Floods and landslides across southern and western Indian states have killed nearly 200 people over the past week as the Indian Army intensifies its relief operations to help thousands stranded in desperate need of rescue.
Extreme weather conditions that have been battering the Indian states of Maharashtra, Karnataka, Kerala and Gujarat since last week forced hundreds of thousands of people to seek temporary shelters. The heavy rains also impacted travel in the region, disrupting train and airport connections.
To deal with the ongoing calamity, which by Sunday claimed at least 178 lives, the Indian armed forces deployed around 3,000 personnel and units of various hardware, including helicopters, to help with flood relief and rescue operations in the four affected states.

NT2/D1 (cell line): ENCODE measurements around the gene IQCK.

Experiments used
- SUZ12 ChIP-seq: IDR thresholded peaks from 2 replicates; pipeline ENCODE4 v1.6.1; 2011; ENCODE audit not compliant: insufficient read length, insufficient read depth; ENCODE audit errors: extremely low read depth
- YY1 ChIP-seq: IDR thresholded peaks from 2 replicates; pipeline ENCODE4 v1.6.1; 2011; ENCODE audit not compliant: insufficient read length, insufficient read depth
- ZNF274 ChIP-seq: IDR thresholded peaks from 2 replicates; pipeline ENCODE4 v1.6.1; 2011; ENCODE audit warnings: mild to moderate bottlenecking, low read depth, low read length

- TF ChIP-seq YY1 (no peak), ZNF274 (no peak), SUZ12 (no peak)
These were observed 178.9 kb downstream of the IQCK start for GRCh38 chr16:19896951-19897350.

The surge in water level caused all the rivers in the state of Karnataka to overflow. At least 40 people were confirmed dead in Karnataka, and at least 400,000 were displaced. The state disaster management agency tried to reassure locals on Sunday, announcing that “the water has started receding in many districts and flood situation has improved.”
In the southern state of Kerala, at least 67 people were killed in rain-related incidents, while 227,000 people were moved to some 1,551 relief camps. Water levels have been falling on Sunday, but authorities say it’s too early to be optimistic. “We need to be cautious. It’s not easy to escape from landslides,” Chief Minister Pinarayi Vijayan said.
Floods also hit Maharashtra state, where at least 40 deaths were reported, while an estimated 400,000 people were forced to leave their homes. Another 31 deaths were reported in Gujarat state, which was also hit by the monsoon and landslides.
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